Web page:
The head of the Ministry of Finance's public asset management department, Pham Dinh Cuong, spoke to Ha Noi Moi (New Ha Noi) newspaper about abuses in the purchasing and use of public vehicles.
The Government issued a regulation on the management of public vehicles in 1999. What does it provide?
Public vehicles are means of transport that the State purchases for ministries and State agencies. The norm that took shape in 1999 clearly regulated which levels were allowed to use these vehicles and how they were procured.
In 2007, the Prime Minister issued a decision which stated that individuals who were allowed to use public cars must be managers with a coefficient of 0.7 paid for management allowance or more.
Yet the abuse of public vehicles is widespread. Does your department know the exact number of violations?
It's common to see units using public vehicles for private purposes like taking their families on trips to pagodas far from their homes. However, the phenomenon has decreased compared to the past since Government inspectors and the State Audit are keeping a close eye on the issue. We also have a fast mass information system so violations can be immediately detected.
Some units have also purchased vehicles at prices much higher than allowable price levels. However, the number of such violation is not large as the State Treasury, which is given authority to approve purchases of public vehicles, immediately stops units which buy vehicles contrary to regulations.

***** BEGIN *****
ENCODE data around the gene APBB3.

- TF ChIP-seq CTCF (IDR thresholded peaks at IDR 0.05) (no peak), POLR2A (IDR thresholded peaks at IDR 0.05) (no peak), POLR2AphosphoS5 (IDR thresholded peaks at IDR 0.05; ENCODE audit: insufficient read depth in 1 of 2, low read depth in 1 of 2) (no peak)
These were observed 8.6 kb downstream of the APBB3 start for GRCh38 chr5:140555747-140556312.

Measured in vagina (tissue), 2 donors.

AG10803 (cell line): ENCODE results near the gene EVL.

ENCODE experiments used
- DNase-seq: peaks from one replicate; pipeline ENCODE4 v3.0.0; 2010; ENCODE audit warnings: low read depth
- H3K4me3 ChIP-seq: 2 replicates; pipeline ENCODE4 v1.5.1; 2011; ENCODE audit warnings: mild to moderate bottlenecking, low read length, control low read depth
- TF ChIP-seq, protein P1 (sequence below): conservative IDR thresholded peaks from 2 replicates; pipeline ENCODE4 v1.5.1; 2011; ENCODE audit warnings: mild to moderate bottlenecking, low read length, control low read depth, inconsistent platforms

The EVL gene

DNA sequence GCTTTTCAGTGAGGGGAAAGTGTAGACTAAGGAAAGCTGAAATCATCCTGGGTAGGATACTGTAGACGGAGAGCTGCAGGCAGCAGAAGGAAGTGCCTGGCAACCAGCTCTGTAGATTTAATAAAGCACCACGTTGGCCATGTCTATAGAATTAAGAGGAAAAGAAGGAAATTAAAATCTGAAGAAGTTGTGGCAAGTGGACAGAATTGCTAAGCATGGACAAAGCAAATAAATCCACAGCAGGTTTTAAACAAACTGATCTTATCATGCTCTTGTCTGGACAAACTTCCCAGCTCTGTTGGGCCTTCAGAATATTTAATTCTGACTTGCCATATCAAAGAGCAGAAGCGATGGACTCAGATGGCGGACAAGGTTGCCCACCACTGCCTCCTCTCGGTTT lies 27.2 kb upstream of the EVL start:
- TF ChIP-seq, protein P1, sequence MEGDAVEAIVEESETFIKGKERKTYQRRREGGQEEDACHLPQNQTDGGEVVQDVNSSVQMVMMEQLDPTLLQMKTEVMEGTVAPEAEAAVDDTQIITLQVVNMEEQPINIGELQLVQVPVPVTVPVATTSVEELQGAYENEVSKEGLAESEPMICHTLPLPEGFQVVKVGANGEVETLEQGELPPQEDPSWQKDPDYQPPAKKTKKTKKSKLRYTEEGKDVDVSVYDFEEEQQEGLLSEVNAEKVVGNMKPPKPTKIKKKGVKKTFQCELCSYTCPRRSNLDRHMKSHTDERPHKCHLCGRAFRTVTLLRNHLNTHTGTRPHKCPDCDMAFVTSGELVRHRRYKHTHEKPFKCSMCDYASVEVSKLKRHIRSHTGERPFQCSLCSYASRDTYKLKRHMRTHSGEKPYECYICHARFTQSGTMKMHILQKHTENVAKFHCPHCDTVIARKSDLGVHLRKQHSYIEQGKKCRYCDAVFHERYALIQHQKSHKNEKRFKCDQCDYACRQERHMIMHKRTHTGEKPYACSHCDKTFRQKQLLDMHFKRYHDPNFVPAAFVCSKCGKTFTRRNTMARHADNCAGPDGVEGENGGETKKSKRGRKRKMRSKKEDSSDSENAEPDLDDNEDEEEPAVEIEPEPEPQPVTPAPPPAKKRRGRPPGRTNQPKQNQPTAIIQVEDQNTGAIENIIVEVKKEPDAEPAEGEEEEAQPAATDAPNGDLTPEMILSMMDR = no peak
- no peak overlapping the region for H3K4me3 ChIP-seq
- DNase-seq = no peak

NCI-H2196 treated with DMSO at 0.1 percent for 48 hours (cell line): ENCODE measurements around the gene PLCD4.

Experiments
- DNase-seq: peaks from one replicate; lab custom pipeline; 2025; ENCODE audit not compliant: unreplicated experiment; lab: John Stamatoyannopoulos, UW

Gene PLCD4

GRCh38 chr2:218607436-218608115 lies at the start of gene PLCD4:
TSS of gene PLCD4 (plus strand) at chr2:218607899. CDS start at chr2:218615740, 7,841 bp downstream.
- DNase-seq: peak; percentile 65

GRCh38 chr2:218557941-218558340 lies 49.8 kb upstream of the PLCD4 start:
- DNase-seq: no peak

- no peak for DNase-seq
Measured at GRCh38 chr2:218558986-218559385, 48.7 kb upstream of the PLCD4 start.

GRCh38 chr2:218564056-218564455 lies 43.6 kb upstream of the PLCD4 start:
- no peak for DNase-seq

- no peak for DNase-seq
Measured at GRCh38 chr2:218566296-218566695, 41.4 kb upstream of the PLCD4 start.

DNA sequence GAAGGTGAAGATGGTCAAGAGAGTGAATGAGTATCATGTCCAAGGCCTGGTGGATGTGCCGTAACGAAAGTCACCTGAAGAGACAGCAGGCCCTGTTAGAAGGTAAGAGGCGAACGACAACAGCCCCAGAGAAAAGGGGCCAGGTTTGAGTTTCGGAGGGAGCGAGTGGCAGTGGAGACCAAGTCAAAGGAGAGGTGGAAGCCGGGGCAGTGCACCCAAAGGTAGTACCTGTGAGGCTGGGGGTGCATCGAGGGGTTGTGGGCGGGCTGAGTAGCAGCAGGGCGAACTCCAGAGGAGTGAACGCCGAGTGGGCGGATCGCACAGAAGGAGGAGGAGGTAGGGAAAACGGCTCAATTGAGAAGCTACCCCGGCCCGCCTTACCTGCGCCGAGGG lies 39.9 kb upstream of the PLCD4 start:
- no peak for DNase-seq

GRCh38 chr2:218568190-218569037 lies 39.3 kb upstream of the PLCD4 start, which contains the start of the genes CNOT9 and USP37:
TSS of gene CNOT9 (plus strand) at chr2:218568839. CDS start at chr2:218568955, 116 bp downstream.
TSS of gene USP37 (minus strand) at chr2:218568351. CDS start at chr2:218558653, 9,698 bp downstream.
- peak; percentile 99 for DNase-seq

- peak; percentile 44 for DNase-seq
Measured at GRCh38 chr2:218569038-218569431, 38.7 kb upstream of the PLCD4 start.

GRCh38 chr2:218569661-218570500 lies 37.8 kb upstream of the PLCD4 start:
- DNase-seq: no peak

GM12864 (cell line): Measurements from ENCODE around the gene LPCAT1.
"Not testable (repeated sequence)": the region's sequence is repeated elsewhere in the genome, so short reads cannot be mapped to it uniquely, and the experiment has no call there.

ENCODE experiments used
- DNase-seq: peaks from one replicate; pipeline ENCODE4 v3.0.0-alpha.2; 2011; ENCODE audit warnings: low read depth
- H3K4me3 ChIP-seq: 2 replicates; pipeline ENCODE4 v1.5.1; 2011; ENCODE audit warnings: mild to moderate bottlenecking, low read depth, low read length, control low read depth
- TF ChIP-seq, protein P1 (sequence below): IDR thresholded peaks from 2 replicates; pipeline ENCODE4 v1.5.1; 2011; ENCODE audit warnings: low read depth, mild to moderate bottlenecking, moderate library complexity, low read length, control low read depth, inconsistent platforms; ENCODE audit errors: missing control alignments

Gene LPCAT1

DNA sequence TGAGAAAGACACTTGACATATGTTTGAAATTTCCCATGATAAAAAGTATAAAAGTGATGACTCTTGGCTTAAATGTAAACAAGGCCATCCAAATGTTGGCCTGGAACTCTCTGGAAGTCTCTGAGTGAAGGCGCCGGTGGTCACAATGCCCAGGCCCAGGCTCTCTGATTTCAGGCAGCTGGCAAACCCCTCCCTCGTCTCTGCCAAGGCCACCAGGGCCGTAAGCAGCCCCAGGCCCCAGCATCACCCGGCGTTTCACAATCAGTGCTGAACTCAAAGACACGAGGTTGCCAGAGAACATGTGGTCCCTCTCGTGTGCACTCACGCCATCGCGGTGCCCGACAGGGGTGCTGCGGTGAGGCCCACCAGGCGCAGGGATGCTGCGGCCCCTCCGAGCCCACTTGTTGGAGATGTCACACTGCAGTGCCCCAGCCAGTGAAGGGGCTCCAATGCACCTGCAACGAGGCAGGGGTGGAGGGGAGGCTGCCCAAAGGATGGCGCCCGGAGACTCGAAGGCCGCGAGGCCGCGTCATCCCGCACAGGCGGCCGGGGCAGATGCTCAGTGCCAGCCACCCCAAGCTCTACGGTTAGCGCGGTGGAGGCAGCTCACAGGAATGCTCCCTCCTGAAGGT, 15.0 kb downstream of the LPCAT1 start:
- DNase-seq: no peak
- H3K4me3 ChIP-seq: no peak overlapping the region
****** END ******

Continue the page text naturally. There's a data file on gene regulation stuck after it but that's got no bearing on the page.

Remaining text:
How are violations handled?
Under Decision No 59 issued under the Law Against Corruption, individuals and organisations causing loss to public property must pay compensation.
In reality, however, it is not easy to handle every violation accordingly. In one case, for instance, a leader was only allowed to buy a public vehicle worth VND800 million (US$444,000), but he paid an additional VND30 million ($16,000) to buy one that he felt was more satisfactory.
The violation was recently uncovered, but the State lost more than VND30 million because the car was sold for only VND700 million ($388,000).
Can violations in the purchasing and use of public vehicles be attributed to loopholes in the current law?
We must promptly re-examine policies to discover any loopholes, particularly when many violations are repeated in a certain area. Decision No 59, for instance, has revealed some shortcomings, and the regulations on prices to be paid for cars are no longer appropriate. The Finance Ministry will ask the Government to adjust them.
What measures are needed?
I think policies should stick close to reality and be updated regularly for the greatest efficiency. The ministry is building a database on public assets.
More than 20,000 public vehicles details will be gathered, including information such as licence numbers, production year and current value.
As regulated, we must report statistics on public assets to the National Assembly Standing Committee and the Government. Except statistics in the area of national defence and security, we will make the remaining statistics open to the public.
In my opinion, every State employee has the right to know how many public vehicles their offices are operating and how they are using them. — VNS